A control system has input from an external signal source and output to an external load; this defines a natural sense (or direction) or path of propagation of signal; the feedforward sense or path describes the signal propagation from input to output; feedback describes signal propagation in the reverse sense. When a sample of the output of the system is fed back, in the reverse sense, by a distinct feedback path into the interior of the system, to contribute to the input of one of its internal feedforward components, especially an active device or a substance that is consumed in an irreversible reaction, it is called the "feedback". The propagation of the signal around the feedback loop takes a finite time because it is causal.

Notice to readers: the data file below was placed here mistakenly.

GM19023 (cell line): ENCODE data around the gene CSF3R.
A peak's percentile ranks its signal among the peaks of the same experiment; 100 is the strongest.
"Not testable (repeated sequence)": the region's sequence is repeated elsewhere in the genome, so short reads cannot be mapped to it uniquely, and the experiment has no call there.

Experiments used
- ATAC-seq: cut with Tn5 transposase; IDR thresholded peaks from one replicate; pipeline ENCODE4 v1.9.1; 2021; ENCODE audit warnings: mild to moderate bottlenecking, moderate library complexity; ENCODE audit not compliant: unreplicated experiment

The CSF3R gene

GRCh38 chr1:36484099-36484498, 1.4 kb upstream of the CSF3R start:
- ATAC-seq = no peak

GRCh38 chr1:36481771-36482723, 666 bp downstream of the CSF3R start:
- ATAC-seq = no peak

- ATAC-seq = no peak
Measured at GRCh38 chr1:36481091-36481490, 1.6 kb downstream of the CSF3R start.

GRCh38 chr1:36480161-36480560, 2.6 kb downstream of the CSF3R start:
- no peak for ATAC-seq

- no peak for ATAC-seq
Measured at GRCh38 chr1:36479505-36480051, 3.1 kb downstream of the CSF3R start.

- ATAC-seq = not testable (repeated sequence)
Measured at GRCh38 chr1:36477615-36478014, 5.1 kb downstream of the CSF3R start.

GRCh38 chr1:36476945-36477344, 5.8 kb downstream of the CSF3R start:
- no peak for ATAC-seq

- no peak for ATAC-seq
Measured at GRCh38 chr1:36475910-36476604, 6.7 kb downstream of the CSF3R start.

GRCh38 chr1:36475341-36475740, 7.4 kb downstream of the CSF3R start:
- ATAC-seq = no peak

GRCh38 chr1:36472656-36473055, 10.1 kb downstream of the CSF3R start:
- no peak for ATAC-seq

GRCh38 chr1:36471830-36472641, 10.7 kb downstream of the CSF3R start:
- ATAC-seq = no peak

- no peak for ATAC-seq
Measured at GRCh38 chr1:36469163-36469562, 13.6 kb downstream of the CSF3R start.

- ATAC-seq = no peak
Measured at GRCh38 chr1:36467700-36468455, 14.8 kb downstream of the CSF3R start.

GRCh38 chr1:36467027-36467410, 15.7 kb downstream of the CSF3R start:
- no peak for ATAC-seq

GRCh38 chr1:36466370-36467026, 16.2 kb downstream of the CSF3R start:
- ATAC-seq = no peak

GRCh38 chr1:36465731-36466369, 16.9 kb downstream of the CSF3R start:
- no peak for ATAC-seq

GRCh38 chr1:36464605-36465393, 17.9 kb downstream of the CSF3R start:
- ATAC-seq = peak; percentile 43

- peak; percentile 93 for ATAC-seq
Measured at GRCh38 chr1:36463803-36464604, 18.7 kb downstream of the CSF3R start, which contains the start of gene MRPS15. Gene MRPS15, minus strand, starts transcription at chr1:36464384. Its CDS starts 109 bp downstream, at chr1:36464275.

Howard Odum, reduced the bewildering complexities of nature, to cybernetic networks. The ecosystems were drawn out as electrical circuits, with feedback loops that showed how energy flowed around the system through animals and plants. Odum even built real electrical circuits to represent the environments and he used them to adjust the flow of energy in the system. All this was to aid the system in returning to an equilibrium, to a stable functioning. His brother Eugene in his book, Fundamentals of Ecology, betrayed the whole planet as a network of interlinked ecosystems. To make their theories work they distorted science, and based their theories on a metaphor that the ecosystem worked like a machine. They simplified their data to an extraordinary degree, they took the complexity and the variability of the natural world and they paired it down to the equations and circuits they had drawn. As they did this, it stopped being a metaphor and became what seemed to be a scientific description of reality.